We see many websites that from a design point of view look pretty, but suffer from delivering an unclear message or lack sufficient content and information to encourage people to keep looking through the website or come back to the website. One of the facts about divorcing people is they’re not always ready to move forward when they’re doing their research.
They could be three weeks away from a divorce, they could be three months away, or they could be three years away. You want their experience of coming to your website to be memorable, so that there’s a better chance of them coming back to the website.
So let’s take a look at a website and hope all of you are in front of a computer so you can actually log on and look at a website. I’m going to give you the website address. It is www.feldmanlawoffice.com. Let me say once again that this is a website that works. Once you get on the site, you’ll see that it looks very pretty, and I’m just going to give them a free review of their website and point out what works about the website, and things that I believe could be improved with the website.
One of the first things that will be obvious to you is that there is the navigation at the top. You can see Home, Firm Overview, Attorneys, Practice Areas, Representative Clients, Articles, Sources and Contact. Below that is their logo, their firm name, and then rotating pictures. There were five or six pictures that came up on the site, and they were presenting their unique selling proposition within the picture by saying things like ‘protecting your family, compassionate’ and that sort of thing.
If you scroll down the page you will see that they’re a Boca Raton Family Law firm, you’ll see on the left hand side that they list their practice areas and there are links on the left hand side to their various practice areas. Towards the bottom on the left hand side, you’ll also see representative clients, and you’ll see articles. On the bottom of the home page, you’ll see legal cost, post divorce and social security after divorce. Then you will also see that there’s navigation at the bottom: Home, Firm Overview, Attorneys, etc.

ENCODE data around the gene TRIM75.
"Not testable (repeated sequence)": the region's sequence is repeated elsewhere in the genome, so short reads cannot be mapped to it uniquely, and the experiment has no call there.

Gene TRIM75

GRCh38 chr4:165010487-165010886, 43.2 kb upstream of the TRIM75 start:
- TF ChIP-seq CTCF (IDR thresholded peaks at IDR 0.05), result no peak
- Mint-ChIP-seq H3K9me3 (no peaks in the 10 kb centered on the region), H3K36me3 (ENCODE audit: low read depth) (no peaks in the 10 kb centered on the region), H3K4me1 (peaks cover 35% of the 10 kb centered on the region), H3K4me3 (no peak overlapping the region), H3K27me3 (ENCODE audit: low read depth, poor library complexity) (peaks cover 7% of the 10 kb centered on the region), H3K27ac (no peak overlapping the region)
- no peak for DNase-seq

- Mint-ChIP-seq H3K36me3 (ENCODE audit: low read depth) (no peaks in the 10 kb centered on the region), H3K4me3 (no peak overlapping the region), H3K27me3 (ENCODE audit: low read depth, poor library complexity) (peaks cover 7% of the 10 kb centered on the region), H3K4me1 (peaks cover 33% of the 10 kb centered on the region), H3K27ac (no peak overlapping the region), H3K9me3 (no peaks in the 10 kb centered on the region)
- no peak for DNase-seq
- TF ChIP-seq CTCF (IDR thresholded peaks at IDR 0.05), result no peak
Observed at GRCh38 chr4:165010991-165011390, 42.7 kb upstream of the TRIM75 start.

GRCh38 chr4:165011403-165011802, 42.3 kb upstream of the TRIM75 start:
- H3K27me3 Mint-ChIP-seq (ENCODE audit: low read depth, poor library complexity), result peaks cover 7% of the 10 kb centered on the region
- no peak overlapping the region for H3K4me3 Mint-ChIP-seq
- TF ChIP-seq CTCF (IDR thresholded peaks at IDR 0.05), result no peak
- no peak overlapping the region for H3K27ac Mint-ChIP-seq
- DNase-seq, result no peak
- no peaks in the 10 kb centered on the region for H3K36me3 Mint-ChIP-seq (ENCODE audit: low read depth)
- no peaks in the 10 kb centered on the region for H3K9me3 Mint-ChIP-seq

Now, scroll back up to the top of the page and click on representative clients. One of the things you’ll notice is that the bulk of the screen is covered with that picture. I have two problems with this. One is that I would rather see the information that I’m looking for than to see this picture again. The second problem I have with this picture is that this looks to me like a happy family. I happen to be going through a divorce.
The picture was a picture of a happy family and now I’m looking at another happy family and I’m wondering: gee, do I really have the right website? I’m going through a divorce, not that I want to show pictures of people crying, but maybe this isn’t the right image. Maybe if you were to show a picture of a family, it might be the kids in the middle and the parents on either side. Just a suggestion.
The other concern I have about this page is that if you look through the practice areas of this firm, they’re all divorce related. Even the estate planning is divorce related. It relates to divorce, yet the clients of the firm are EuroBank and other businesses. So, as a consumer, I’m a little confused as to whether this a divorce firm. Or do they deal mainly with businesses? That’s just one thing.
I like the white space on the website. You’ll notice on Representative Clients, they have the legal books. Instead of looking at that big picture, I actually would prefer to be looking at more information, the information that I’m after.